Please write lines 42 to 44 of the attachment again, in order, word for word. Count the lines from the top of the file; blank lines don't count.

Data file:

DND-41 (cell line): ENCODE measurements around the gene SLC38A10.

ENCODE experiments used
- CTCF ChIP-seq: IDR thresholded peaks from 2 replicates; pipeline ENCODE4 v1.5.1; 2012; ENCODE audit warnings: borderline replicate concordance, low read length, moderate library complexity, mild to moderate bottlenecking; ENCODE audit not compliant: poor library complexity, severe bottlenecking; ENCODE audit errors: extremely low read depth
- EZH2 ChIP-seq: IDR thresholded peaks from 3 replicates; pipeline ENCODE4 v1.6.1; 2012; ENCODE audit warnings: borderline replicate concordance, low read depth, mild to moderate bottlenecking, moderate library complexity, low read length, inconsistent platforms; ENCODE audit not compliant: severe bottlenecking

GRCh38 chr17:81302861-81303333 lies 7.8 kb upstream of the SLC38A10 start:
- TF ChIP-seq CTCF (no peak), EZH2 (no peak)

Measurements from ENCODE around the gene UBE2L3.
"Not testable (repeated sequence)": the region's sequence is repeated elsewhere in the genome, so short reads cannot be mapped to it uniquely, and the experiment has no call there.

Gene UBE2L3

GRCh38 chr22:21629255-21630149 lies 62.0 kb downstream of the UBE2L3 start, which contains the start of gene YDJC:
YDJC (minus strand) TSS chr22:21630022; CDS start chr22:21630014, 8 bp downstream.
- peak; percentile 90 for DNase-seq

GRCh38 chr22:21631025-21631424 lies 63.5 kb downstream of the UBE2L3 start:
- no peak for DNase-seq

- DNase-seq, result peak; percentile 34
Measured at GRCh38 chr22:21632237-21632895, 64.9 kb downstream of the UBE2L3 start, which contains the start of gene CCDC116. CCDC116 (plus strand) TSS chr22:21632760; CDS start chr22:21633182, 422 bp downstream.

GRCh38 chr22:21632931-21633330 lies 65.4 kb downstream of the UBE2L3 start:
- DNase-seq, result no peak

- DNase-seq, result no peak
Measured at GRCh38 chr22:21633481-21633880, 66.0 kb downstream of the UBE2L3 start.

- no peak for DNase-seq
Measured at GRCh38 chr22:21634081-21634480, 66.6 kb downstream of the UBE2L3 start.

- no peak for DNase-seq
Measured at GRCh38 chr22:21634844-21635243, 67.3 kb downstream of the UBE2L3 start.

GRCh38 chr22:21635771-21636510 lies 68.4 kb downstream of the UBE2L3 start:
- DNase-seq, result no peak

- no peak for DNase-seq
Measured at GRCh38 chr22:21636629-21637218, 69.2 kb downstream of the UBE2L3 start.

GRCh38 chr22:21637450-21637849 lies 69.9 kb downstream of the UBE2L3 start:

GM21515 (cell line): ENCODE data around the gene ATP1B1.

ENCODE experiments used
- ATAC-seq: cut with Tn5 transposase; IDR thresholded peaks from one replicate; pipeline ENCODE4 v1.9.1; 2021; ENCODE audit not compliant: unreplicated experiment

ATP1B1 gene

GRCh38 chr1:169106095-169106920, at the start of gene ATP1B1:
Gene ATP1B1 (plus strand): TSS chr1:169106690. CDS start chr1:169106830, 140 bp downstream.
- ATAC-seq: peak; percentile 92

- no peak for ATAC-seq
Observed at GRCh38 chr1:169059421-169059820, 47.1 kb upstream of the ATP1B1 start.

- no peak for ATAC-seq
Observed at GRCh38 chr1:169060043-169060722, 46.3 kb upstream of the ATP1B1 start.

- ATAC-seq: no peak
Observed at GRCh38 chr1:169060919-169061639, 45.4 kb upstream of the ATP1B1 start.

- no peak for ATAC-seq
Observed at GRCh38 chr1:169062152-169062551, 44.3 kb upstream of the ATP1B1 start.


Observed at GRCh38 chr1:169060919-169061639, 45.4 kb upstream of the ATP1B1 start.

- no peak for ATAC-seq
Observed at GRCh38 chr1:169062152-169062551, 44.3 kb upstream of the ATP1B1 start.